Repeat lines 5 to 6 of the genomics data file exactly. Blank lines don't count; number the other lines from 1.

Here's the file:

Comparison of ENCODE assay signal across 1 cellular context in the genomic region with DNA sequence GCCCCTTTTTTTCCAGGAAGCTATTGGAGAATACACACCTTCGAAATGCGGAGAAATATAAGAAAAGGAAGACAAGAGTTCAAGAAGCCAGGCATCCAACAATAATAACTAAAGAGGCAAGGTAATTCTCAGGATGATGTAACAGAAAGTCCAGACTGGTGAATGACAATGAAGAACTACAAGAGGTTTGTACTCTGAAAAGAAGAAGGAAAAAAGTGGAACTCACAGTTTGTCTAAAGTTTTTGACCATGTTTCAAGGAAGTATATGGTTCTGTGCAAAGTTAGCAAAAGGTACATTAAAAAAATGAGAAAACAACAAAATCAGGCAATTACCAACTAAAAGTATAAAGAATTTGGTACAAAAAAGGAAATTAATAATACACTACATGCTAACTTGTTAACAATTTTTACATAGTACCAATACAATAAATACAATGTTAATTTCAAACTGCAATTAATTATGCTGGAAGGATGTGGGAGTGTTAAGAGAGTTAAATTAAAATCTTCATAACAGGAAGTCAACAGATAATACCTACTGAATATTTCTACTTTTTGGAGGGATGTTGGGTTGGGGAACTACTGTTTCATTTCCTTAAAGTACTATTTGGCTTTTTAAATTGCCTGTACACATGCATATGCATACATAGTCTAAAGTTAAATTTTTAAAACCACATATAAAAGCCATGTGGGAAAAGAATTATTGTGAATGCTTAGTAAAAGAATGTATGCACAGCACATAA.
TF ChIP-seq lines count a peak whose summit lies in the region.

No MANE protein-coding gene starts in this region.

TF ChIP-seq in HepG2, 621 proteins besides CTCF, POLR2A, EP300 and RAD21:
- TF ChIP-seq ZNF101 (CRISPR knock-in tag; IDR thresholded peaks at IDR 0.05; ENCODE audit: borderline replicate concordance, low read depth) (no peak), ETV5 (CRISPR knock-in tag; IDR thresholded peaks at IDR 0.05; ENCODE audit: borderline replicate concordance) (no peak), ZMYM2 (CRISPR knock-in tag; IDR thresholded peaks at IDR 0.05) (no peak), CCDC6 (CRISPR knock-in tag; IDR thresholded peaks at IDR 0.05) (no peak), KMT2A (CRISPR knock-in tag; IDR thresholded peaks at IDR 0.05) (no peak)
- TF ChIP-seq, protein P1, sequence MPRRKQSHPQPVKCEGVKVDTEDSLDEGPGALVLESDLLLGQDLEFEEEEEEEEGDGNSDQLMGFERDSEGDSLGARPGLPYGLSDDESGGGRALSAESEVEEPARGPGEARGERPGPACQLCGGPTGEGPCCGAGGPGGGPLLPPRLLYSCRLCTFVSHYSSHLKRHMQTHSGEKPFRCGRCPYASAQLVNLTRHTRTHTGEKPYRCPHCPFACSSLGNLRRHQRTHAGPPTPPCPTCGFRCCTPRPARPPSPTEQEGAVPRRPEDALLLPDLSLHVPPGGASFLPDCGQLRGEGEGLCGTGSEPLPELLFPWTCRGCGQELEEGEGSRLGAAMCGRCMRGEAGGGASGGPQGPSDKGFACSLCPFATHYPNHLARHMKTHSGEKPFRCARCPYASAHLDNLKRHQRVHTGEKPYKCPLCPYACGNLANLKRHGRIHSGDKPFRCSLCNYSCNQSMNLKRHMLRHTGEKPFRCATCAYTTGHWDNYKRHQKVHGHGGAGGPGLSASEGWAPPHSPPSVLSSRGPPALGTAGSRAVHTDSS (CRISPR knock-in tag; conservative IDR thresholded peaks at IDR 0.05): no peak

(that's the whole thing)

- TF ChIP-seq ZNF101 (CRISPR knock-in tag; IDR thresholded peaks at IDR 0.05; ENCODE audit: borderline replicate concordance, low read depth) (no peak), ETV5 (CRISPR knock-in tag; IDR thresholded peaks at IDR 0.05; ENCODE audit: borderline replicate concordance) (no peak), ZMYM2 (CRISPR knock-in tag; IDR thresholded peaks at IDR 0.05) (no peak), CCDC6 (CRISPR knock-in tag; IDR thresholded peaks at IDR 0.05) (no peak), KMT2A (CRISPR knock-in tag; IDR thresholded peaks at IDR 0.05) (no peak)
- TF ChIP-seq, protein P1, sequence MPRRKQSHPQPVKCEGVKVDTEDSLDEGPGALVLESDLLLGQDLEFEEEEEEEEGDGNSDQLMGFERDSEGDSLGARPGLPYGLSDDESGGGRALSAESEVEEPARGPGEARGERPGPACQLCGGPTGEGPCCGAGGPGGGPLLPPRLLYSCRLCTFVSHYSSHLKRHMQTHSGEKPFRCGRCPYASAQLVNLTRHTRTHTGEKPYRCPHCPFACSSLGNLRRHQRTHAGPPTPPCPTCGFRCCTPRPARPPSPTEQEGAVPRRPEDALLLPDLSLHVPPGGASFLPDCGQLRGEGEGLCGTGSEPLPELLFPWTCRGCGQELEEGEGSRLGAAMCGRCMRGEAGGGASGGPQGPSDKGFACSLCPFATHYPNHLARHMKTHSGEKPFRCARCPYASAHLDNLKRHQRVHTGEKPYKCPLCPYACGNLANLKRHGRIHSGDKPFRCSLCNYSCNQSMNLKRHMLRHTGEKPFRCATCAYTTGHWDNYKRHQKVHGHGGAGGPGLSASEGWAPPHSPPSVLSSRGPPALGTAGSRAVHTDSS (CRISPR knock-in tag; conservative IDR thresholded peaks at IDR 0.05): no peak